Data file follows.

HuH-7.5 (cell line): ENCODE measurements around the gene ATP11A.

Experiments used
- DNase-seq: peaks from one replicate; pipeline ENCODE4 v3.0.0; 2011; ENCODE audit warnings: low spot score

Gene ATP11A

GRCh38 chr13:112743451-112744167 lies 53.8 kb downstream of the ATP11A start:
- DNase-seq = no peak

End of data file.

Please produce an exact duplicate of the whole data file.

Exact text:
HuH-7.5 (cell line): ENCODE measurements around the gene ATP11A.

Experiments used
- DNase-seq: peaks from one replicate; pipeline ENCODE4 v3.0.0; 2011; ENCODE audit warnings: low spot score

Gene ATP11A

GRCh38 chr13:112743451-112744167 lies 53.8 kb downstream of the ATP11A start:
- DNase-seq = no peak